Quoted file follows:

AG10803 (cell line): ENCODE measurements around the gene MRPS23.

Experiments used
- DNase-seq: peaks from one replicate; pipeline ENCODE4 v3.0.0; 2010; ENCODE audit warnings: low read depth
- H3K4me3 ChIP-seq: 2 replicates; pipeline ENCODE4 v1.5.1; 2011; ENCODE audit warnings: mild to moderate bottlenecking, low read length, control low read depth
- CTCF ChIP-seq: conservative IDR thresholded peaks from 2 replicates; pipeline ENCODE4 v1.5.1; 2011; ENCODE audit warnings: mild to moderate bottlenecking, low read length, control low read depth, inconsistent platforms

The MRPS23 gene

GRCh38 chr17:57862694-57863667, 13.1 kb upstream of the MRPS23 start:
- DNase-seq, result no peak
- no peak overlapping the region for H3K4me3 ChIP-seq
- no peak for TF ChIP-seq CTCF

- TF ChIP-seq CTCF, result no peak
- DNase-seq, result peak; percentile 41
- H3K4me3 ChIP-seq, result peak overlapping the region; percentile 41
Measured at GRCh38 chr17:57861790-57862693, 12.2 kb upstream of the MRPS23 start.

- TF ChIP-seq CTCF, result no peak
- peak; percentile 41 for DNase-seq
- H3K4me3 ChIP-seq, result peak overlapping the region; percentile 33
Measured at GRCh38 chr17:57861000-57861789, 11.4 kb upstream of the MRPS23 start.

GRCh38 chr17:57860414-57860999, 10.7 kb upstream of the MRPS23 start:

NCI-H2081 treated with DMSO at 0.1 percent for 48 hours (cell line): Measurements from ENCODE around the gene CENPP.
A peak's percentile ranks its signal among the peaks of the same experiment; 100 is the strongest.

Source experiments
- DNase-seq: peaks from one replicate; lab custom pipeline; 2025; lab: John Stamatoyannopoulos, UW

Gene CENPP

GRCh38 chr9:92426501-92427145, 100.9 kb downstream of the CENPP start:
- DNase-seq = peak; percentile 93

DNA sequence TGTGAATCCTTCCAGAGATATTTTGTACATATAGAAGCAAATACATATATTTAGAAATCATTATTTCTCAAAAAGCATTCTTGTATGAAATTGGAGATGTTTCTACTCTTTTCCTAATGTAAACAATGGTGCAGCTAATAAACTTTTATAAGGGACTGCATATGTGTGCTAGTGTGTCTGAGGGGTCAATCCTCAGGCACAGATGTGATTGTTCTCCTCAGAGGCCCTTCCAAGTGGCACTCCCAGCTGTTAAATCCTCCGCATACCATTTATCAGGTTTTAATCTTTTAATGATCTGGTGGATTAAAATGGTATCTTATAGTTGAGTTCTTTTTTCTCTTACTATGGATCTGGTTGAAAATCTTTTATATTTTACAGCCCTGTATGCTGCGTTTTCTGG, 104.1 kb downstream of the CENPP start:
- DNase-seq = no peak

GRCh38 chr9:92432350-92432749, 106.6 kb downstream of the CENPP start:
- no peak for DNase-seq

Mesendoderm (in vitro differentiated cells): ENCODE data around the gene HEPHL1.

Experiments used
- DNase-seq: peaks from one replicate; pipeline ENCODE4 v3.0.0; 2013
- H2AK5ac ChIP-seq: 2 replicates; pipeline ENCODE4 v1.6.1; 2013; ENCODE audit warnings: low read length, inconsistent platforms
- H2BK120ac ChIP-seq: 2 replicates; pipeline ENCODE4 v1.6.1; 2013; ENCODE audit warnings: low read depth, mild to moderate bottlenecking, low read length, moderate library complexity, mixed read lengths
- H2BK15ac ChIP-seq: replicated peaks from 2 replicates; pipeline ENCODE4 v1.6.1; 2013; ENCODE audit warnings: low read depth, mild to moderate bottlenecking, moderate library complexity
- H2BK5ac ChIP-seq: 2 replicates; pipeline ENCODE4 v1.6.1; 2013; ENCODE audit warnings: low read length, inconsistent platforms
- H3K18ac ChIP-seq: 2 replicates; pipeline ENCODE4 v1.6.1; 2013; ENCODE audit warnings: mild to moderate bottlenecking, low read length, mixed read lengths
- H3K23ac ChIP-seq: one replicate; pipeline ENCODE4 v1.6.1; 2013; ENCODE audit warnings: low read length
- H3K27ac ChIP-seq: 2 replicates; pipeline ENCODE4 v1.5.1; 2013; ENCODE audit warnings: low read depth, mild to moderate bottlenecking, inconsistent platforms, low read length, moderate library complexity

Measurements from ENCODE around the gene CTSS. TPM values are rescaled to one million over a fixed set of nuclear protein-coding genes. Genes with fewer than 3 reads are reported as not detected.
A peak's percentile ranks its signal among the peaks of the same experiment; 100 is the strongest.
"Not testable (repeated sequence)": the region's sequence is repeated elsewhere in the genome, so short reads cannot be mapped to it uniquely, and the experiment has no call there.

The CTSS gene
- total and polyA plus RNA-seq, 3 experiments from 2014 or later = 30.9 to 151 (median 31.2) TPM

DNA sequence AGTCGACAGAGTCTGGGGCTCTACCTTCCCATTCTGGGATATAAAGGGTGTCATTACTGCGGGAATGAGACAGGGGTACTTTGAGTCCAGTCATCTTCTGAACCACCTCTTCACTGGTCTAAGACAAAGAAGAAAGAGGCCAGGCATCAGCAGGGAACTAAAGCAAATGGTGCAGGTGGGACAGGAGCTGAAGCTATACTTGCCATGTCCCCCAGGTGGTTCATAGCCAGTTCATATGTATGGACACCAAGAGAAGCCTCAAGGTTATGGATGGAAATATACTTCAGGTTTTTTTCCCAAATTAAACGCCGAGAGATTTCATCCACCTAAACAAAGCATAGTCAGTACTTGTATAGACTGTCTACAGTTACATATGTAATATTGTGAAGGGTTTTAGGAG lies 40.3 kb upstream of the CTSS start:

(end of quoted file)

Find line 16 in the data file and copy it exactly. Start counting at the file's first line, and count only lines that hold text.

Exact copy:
- peak; percentile 41 for DNase-seq